Saturday, May 7, 2016

Communicating internationally and being understood

English is the language of international business.  It's used as the default language of international conferences, technical papers, and contracts.  I've lost count of the number of conversations I've overheard where, say, a German and French speaker are communicating with each other in English rather than trying to use either of their native languages.

But unfortunately there's a group of people that often makes communication more difficult than it needs to be: native English speakers!  Too often a native speaker will forget that other people are working much harder than they are in a conversation and will slip into bad habits that make it even harder.

I've noticed some simple things that native speakers can do to fix this.  In my experience, these have a dramatic impact on how easily others are able to understand spoken English.  Think of these as a way to help your listener.  You're not meeting them halfway (as they are speaking your language, after all!) but at least you're removing some roadblocks in their path.

Keys to being more easily understood

  • Speak slowly.
  • Face your listener.
  • Keep your mouth clear.
  • Don't laugh while speaking.
  • Keep your sentences clear and direct.

Speak slowly

This should almost go without saying, but is easily forgotten, especially if you are speaking with someone who speaks English nearly fluently.

Consciously make an effort to slow your speech down a bit more than normal.  Not so slowly that others will think you're making fun of them, but enough to ensure that you are not running words together or moving so fast that your listener can't keep up.  I usually mentally aim to speak at about 85-90% of my normal pace -- enough to remind me to take my time and not rush.

Face your listener

This too is common sense.  Partially this is to help you be heard clearly.  But more importantly, keeping your focus on your listener will help you see if they are getting lost or confused.  It's better to slow down and get everyone on the same page as soon as there's an issue rather than realizing that you haven't been understood for several minutes.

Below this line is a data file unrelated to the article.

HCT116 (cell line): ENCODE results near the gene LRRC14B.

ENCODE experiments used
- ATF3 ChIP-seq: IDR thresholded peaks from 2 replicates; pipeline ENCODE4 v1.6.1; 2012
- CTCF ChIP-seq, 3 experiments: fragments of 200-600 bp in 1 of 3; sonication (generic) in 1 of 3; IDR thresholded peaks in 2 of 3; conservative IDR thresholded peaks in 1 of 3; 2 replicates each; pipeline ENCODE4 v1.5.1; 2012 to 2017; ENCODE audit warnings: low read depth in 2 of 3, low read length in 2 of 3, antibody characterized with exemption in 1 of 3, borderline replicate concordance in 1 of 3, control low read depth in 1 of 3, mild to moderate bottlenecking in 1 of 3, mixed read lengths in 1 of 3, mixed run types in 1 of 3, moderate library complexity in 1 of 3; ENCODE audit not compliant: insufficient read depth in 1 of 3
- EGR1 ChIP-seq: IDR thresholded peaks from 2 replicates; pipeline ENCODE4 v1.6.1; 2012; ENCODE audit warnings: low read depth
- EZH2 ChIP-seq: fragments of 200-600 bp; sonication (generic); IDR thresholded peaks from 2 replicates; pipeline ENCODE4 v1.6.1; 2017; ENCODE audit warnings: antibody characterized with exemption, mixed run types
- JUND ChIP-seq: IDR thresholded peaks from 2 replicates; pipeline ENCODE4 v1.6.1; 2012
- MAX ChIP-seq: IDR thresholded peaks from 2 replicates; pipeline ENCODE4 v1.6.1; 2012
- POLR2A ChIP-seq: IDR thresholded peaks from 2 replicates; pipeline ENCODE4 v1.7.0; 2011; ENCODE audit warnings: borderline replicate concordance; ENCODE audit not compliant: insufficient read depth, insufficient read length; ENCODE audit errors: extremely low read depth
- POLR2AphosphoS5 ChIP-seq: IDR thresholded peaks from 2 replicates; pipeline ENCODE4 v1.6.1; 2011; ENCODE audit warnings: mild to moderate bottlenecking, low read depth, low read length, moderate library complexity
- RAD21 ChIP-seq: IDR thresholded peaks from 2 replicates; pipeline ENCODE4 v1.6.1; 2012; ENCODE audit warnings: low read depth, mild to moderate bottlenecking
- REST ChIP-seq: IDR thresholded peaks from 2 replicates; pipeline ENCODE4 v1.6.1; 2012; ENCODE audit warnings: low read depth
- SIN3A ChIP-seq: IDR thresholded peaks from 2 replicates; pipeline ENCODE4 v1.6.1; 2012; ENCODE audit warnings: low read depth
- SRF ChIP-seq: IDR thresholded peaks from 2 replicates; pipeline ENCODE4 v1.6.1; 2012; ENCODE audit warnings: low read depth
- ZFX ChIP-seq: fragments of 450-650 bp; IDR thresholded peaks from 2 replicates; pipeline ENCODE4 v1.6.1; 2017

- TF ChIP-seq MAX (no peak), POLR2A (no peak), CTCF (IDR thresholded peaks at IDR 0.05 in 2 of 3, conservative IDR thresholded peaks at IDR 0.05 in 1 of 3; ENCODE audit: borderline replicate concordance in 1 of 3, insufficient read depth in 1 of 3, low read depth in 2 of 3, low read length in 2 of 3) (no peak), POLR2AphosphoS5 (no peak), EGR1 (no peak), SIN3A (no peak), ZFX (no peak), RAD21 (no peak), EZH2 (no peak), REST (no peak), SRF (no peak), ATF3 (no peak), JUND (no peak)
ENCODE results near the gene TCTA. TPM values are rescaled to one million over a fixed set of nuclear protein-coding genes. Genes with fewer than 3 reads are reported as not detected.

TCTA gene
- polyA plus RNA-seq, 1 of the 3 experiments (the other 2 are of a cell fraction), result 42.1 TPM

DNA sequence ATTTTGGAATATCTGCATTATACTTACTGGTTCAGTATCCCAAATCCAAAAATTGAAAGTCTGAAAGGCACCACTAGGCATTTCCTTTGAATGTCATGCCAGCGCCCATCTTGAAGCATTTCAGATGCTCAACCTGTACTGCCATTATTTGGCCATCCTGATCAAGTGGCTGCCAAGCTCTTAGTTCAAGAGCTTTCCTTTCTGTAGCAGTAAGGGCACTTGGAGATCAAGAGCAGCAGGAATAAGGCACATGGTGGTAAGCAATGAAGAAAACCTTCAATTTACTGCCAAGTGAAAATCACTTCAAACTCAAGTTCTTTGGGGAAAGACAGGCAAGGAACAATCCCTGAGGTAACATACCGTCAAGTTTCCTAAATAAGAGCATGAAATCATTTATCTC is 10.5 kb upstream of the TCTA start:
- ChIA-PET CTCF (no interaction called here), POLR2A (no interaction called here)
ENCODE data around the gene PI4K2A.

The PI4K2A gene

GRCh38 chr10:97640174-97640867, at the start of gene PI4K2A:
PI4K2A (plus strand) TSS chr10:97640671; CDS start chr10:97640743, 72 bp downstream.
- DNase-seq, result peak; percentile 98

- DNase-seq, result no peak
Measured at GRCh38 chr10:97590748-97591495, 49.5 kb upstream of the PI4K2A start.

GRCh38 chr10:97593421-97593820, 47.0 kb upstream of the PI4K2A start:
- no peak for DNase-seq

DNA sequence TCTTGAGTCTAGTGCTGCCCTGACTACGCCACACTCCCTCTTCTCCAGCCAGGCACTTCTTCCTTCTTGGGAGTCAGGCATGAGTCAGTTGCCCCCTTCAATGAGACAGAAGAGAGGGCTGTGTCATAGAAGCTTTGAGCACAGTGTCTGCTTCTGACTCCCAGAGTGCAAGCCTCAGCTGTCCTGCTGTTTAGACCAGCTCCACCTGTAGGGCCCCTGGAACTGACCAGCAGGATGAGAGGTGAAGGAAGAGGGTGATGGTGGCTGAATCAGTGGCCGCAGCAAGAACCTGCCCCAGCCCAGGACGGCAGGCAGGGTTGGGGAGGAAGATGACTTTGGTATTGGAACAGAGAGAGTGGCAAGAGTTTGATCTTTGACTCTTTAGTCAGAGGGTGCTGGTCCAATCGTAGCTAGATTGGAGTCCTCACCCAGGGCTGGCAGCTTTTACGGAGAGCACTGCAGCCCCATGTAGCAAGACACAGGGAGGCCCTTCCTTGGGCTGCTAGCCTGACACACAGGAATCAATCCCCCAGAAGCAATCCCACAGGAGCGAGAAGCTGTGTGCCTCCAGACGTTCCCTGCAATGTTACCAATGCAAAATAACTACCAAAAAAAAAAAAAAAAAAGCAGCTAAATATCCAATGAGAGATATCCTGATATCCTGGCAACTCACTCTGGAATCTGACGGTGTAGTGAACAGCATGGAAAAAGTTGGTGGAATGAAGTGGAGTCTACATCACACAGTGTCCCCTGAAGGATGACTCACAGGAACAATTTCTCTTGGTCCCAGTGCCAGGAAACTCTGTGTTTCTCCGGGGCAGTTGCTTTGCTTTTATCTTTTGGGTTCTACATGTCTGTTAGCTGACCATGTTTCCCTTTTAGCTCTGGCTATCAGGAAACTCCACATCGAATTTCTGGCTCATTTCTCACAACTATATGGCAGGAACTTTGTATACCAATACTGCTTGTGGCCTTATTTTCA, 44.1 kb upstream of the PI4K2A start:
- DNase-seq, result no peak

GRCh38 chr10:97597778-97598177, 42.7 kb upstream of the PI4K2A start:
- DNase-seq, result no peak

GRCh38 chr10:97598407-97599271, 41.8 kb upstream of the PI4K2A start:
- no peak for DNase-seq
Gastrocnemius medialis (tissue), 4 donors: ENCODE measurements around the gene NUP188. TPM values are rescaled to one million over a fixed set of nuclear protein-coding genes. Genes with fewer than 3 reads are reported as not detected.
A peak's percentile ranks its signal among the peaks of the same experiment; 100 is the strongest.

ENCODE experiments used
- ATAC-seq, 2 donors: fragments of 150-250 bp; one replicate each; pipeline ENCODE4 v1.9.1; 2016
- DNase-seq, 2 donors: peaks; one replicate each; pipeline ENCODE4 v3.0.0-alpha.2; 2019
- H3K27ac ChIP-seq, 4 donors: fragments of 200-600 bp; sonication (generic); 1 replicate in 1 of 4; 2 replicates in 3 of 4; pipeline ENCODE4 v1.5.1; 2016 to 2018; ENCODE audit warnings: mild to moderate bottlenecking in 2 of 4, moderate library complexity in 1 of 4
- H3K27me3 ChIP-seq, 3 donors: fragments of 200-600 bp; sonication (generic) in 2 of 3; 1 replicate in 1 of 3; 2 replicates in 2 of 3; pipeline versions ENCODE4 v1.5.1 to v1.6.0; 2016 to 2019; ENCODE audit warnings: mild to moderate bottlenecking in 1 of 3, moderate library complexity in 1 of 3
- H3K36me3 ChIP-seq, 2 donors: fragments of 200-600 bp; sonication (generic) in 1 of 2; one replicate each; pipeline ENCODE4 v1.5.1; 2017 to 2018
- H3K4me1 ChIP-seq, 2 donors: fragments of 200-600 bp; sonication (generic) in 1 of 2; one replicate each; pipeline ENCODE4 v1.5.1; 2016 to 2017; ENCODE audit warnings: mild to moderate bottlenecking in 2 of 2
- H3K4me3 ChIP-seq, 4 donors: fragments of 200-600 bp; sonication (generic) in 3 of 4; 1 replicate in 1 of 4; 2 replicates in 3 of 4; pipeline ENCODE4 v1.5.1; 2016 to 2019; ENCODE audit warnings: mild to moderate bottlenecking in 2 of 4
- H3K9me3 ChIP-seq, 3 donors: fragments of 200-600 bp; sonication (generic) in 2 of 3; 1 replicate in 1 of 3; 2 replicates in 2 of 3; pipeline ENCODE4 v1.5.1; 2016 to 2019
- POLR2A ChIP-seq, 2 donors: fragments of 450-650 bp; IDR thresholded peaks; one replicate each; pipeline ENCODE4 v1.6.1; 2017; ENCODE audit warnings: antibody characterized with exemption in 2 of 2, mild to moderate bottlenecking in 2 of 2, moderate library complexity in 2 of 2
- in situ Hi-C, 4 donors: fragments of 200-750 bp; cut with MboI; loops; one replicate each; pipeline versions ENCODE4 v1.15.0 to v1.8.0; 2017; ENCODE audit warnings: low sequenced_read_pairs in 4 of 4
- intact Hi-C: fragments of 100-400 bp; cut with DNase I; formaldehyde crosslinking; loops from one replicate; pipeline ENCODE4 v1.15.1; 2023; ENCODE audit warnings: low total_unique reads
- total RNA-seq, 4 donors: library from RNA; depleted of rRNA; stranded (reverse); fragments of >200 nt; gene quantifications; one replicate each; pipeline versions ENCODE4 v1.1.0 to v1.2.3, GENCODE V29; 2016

If you your listener starts to look confused or anxious, it might be a good idea to check in with them to make sure there aren't any communications issues.  It can be embarrassing to stop someone who is obviously on a roll to say "Slow down!" or "I'm having trouble understanding you."  Take responsibility for being understood yourself -- it really goes a long way.

Keep your mouth clear

We all know that it's rude to talk with your mouth full.  It also makes it harder to make out what you are saying, so don't do it.

But there's more to this.  Try not to cover your mouth when speaking.  You might have a habit of hiding your smile behind your hand or stroking your chin thoughtfully when speaking.  Be aware of these and make sure you avoid them!  Not only do they muffle your voice, but they hide your lips.  Visual information (in the form of mouth movement and shape) is extremely important in understanding speech.

Don't laugh while speaking

This goes along with the previous point, but is so easy to forget that I wanted to call it out specifically.  If you are laughing, stop speaking while doing so.  It's fine to laugh (or cough, or clear your throat, etc.) but don't mix it with speech.  If you need to wait a few extra seconds to keep going, that's fine -- much better to take a breath than to make your listener try to decipher something like "and then ha-heh-the-heh bar-heh-ten-ha-ha-der says 'why-he-he the-ha lo-ha-ong-heh fay-hay-hay-ce?'".

Keep your sentences clear and direct

I put this one last because I think it's the hardest technique in the list, so starting with the others will get you more effect for less effort.  But that doesn't mean it's not important!

What I mean is to try to use a consistent structure in your sentences.  Aim for the typical subject-verb-object word order.  Don't use too many dependent clauses.  Avoid dangling modifiers.  Basically, all the stuff you learned in grade school English classes and then promptly forgot.

Avoid run-on sentences and "filler" words.  Listen to your own speech.  Do you find yourself saying "ummmmmm" when looking for the right word?  Or things like "and then I saw the man and then he walked over to me and then we shook hands and then we started to talk and then..."?  This nonstop wall of sound is really cognitively taxing -- you're loading up a lot of extra work on your listener, forcing them to determine which words they need to mentally filter out and which words they actively need to translate.

So take pauses!  Breathe between sentences and let them sink in a bit.  If you need to think of a word, just think rather than filling the space.  You'll be much easier and more pleasant to listen to.

Be a better speaker

This advice applies to when speaking to native listeners too, by the way.  Listen to some TED talks or other really good speakers.  You'll note that they take pauses, speak at a moderate pace with clear syntax and diction, and don't "ummmm" or "uhhhh".  Learning and internalizing these techniques will make you easier to understand and a more compelling speaker.

(Of course, you could always try the opposite but I wouldn't recommend it.)

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